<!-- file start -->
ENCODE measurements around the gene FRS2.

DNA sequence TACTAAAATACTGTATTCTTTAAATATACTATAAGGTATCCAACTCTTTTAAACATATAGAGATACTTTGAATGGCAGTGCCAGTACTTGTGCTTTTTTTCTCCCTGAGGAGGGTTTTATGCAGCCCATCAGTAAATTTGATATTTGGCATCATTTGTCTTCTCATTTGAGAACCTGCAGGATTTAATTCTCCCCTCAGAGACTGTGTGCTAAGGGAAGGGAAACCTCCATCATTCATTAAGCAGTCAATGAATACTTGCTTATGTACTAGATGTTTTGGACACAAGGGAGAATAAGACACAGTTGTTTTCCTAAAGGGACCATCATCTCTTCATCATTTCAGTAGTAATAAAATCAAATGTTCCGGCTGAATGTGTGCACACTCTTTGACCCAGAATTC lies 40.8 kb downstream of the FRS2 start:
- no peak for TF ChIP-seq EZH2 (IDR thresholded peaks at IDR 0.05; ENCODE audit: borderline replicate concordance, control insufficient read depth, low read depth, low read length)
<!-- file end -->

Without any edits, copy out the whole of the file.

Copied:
ENCODE measurements around the gene FRS2.

DNA sequence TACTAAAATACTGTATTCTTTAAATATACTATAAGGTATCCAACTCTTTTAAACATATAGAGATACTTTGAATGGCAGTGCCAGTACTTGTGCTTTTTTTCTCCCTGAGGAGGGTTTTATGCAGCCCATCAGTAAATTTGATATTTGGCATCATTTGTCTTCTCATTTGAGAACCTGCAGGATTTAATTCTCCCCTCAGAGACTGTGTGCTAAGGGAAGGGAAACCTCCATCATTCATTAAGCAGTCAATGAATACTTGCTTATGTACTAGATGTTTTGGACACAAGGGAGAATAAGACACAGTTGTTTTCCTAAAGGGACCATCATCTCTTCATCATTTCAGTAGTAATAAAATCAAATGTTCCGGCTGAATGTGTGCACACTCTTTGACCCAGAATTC lies 40.8 kb downstream of the FRS2 start:
- no peak for TF ChIP-seq EZH2 (IDR thresholded peaks at IDR 0.05; ENCODE audit: borderline replicate concordance, control insufficient read depth, low read depth, low read length)